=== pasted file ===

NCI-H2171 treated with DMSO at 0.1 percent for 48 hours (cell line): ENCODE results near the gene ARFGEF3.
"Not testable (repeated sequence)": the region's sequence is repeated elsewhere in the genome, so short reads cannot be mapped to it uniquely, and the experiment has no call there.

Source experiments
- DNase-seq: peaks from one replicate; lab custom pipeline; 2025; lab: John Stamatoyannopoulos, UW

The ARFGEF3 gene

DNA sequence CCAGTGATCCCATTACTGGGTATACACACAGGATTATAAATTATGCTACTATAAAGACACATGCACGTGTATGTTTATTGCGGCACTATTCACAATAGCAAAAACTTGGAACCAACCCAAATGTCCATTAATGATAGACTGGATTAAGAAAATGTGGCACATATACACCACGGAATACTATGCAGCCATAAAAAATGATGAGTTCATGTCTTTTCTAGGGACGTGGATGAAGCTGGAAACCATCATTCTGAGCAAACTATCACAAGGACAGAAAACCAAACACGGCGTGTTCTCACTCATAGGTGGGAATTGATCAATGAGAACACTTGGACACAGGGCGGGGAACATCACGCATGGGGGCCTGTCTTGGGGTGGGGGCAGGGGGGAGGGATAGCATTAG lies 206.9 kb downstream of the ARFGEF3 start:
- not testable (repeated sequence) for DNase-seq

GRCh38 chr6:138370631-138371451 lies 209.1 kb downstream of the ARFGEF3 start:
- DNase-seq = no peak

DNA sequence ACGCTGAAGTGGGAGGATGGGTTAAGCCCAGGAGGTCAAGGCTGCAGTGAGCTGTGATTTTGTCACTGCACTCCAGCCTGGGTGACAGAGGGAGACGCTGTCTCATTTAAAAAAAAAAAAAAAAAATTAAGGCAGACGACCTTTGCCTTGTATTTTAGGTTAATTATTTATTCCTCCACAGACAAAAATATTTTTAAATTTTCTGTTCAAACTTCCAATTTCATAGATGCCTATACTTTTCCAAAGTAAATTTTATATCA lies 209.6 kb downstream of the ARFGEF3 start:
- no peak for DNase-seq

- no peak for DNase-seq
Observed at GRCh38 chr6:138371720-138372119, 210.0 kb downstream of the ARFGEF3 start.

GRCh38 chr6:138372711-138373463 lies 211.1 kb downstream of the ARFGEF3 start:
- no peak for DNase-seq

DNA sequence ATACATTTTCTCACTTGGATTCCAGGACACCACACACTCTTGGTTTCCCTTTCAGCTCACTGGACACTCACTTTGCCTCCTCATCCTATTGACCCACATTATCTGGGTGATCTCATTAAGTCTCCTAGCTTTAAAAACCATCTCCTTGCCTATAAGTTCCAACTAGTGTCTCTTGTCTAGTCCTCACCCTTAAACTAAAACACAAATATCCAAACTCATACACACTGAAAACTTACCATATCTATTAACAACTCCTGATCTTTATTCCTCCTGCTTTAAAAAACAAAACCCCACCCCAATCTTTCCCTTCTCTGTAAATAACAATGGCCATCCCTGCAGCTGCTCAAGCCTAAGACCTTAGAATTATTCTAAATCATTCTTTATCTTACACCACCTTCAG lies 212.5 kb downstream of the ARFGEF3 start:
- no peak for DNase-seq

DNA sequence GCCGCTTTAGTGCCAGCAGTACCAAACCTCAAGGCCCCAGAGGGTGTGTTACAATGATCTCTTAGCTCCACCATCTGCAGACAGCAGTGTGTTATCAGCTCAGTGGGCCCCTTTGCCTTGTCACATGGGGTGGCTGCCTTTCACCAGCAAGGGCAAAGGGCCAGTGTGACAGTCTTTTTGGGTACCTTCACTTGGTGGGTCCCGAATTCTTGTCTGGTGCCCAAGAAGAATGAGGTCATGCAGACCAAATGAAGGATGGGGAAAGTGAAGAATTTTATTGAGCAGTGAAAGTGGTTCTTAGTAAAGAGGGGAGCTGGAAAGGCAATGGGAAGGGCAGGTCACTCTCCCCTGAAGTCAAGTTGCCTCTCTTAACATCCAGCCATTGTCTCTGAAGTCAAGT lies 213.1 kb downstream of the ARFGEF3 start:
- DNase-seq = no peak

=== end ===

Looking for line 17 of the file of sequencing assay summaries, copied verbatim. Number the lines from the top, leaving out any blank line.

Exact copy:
- no peak for DNase-seq